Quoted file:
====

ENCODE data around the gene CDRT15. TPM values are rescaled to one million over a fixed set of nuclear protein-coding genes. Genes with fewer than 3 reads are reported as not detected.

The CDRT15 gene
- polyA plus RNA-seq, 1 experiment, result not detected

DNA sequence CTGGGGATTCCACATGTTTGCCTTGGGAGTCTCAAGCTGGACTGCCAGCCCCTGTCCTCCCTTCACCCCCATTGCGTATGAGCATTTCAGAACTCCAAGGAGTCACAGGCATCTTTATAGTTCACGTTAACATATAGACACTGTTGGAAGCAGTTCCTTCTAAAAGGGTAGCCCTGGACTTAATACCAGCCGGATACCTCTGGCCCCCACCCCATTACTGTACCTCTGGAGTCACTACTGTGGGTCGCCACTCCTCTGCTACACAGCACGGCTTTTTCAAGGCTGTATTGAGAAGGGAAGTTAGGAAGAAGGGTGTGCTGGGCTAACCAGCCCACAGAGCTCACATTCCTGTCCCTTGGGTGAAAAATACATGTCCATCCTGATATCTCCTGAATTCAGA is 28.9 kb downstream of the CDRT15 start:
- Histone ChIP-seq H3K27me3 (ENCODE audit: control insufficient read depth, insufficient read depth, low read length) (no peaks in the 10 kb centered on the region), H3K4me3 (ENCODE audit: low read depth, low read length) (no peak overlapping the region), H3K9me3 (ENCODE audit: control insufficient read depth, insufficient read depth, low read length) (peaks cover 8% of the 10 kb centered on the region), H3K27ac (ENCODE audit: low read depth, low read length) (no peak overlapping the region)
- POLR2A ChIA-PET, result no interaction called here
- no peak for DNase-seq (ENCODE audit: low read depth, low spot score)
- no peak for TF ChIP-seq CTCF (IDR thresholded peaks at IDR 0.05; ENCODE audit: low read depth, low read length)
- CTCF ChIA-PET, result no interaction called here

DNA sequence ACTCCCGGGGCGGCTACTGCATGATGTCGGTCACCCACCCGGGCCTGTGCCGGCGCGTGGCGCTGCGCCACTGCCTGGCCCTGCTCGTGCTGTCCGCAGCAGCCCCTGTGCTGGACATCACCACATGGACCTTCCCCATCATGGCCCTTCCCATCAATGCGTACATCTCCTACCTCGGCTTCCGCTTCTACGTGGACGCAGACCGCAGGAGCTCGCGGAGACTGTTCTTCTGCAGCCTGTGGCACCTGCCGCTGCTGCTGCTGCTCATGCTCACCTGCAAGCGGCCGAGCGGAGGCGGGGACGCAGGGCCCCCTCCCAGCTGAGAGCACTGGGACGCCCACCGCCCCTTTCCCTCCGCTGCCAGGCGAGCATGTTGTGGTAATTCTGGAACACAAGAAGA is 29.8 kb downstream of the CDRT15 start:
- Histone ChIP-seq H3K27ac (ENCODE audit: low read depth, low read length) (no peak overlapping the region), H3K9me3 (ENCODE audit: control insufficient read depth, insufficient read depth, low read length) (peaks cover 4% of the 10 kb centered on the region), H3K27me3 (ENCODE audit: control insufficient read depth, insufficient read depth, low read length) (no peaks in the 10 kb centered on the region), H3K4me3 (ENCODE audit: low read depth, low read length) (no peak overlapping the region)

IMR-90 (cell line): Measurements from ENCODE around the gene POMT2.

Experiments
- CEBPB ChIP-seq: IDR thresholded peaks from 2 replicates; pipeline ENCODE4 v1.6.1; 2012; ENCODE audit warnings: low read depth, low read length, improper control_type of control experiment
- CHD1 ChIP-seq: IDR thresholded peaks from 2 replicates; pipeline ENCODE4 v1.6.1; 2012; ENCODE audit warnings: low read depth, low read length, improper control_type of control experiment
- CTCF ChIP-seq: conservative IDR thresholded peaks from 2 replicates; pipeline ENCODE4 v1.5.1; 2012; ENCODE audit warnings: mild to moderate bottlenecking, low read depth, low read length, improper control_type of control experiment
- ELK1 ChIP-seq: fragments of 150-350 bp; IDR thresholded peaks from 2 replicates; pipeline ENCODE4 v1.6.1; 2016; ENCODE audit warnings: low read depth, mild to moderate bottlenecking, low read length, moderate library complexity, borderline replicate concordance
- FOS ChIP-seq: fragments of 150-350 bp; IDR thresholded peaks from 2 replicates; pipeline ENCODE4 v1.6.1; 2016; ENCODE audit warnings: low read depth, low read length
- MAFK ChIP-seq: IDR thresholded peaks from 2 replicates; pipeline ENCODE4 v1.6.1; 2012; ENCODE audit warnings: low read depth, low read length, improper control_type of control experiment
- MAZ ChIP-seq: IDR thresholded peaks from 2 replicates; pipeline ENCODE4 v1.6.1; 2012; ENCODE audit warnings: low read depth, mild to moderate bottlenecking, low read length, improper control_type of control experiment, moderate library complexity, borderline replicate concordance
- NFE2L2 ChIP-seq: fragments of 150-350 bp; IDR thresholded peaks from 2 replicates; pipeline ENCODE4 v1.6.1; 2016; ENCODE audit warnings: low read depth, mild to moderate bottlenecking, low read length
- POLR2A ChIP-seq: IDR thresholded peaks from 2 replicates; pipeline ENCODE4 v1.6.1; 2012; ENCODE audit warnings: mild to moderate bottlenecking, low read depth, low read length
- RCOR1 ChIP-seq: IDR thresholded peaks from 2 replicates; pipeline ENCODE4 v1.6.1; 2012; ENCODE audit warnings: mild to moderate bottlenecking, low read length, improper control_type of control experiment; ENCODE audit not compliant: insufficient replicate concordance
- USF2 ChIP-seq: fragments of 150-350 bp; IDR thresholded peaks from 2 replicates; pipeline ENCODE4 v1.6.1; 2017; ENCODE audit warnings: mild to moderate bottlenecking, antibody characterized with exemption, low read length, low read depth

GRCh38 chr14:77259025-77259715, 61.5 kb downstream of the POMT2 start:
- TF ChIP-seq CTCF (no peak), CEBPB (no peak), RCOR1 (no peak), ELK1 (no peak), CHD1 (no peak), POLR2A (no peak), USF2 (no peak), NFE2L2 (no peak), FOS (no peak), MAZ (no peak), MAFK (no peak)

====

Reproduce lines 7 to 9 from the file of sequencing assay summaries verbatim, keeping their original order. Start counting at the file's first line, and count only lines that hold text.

- no peak for DNase-seq (ENCODE audit: low read depth, low spot score)
- no peak for TF ChIP-seq CTCF (IDR thresholded peaks at IDR 0.05; ENCODE audit: low read depth, low read length)
- CTCF ChIA-PET, result no interaction called here